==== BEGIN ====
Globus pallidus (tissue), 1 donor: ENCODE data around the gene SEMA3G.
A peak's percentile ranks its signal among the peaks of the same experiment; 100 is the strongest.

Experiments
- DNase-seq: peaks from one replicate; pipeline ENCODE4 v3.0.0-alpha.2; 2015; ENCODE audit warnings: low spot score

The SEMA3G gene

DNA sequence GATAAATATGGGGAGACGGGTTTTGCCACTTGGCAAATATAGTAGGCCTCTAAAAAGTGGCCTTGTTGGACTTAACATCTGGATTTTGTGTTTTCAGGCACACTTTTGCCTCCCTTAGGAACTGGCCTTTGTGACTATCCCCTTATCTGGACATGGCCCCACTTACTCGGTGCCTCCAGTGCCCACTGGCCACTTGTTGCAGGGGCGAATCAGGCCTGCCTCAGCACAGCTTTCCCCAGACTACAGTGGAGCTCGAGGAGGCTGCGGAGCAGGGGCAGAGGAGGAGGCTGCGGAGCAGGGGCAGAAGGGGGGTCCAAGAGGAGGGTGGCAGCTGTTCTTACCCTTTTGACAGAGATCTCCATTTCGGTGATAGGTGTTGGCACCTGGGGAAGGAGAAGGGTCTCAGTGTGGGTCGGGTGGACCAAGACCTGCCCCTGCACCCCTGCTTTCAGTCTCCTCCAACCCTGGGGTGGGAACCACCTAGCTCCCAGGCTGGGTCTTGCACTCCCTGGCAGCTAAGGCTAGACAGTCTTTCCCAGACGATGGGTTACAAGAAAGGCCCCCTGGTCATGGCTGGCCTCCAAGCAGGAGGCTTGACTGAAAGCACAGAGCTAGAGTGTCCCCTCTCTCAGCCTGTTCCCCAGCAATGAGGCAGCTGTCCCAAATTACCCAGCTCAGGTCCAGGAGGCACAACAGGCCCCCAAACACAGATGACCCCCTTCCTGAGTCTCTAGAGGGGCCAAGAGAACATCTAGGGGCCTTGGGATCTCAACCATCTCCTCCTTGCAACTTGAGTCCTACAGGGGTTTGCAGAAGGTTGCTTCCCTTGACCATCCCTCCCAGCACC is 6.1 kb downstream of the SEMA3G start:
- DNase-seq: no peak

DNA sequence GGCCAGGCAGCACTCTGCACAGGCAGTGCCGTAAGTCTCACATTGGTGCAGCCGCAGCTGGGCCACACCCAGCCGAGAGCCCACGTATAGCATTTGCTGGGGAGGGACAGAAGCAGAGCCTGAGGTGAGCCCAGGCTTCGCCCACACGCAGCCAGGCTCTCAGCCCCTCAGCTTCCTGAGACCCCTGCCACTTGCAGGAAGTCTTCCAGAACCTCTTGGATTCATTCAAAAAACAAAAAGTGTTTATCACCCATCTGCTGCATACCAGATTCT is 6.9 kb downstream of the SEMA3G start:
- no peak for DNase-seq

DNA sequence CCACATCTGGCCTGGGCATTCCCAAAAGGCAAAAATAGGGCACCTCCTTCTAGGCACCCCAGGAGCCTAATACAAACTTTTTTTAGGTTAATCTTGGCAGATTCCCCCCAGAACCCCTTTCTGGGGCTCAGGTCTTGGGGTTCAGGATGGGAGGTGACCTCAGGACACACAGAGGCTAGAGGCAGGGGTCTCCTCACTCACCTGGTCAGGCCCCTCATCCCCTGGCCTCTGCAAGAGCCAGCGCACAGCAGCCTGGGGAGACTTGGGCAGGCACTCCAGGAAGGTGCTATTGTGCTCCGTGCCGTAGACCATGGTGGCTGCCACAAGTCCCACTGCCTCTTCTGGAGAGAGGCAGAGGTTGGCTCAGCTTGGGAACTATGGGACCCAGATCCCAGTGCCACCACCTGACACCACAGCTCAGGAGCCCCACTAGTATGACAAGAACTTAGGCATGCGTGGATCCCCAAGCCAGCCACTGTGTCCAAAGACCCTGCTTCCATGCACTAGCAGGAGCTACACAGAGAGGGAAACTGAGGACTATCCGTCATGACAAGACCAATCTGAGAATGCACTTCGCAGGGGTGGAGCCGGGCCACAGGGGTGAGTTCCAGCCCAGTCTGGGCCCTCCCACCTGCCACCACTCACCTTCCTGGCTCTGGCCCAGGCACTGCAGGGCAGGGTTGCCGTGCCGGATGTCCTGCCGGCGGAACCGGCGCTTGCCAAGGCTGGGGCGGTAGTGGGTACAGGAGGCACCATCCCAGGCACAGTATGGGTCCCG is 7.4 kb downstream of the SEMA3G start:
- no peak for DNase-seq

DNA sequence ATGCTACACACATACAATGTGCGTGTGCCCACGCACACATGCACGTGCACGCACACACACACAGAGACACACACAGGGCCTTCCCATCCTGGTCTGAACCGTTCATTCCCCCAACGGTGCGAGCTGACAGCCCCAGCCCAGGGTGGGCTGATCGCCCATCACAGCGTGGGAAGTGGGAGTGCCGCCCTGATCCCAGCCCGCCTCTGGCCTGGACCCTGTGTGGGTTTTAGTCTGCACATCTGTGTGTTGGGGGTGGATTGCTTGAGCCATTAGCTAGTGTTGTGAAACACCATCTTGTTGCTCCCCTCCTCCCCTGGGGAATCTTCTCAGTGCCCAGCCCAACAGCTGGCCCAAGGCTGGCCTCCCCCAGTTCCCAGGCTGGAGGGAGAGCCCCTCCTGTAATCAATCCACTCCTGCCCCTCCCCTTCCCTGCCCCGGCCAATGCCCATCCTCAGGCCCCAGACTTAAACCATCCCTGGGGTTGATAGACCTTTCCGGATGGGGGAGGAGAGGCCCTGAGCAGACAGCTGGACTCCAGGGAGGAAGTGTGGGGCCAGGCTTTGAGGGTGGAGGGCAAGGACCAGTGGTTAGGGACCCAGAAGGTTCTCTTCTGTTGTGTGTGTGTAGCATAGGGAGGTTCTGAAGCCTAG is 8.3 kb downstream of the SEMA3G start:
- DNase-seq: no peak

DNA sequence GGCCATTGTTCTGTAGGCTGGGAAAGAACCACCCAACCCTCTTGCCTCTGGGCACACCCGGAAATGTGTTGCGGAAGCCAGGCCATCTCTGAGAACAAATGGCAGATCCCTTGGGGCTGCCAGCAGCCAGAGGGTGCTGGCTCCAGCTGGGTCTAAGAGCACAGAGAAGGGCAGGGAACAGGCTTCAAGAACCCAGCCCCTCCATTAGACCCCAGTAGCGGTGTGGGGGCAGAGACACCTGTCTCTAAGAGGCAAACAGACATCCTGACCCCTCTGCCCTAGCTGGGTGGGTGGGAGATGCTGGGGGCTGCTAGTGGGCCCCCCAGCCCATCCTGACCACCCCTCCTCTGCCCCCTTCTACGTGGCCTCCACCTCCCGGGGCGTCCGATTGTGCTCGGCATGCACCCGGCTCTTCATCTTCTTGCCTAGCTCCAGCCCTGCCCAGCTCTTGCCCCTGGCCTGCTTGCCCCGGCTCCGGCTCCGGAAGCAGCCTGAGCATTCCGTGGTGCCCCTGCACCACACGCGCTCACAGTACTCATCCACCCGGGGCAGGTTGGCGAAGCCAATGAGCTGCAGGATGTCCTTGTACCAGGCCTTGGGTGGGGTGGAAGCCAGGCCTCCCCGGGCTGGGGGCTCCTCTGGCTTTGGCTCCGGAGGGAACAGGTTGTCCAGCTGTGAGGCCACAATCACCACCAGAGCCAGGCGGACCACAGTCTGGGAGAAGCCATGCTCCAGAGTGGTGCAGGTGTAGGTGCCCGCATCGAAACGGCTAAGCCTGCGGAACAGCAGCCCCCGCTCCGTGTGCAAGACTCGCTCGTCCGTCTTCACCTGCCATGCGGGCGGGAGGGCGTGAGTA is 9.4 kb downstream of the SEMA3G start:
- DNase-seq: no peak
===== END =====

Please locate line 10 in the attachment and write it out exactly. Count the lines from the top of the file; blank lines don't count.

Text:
DNA sequence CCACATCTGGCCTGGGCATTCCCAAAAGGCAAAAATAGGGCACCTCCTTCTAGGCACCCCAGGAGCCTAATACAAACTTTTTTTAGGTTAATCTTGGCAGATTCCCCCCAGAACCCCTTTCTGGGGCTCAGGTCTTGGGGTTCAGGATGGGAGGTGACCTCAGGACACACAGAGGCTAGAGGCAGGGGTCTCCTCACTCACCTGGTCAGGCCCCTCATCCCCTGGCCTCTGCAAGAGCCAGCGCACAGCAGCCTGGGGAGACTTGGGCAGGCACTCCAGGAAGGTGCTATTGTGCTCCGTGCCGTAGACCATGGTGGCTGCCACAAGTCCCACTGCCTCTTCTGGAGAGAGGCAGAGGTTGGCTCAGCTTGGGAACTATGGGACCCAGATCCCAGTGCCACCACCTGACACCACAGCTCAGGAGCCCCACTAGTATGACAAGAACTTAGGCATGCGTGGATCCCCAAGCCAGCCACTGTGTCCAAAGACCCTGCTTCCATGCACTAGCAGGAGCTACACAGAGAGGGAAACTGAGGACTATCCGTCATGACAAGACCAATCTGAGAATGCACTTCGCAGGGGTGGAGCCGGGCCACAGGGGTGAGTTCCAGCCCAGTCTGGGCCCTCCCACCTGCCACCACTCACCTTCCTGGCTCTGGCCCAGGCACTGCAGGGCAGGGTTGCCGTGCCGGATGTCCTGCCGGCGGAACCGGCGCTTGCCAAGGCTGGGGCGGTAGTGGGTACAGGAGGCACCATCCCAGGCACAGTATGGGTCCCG is 7.4 kb downstream of the SEMA3G start: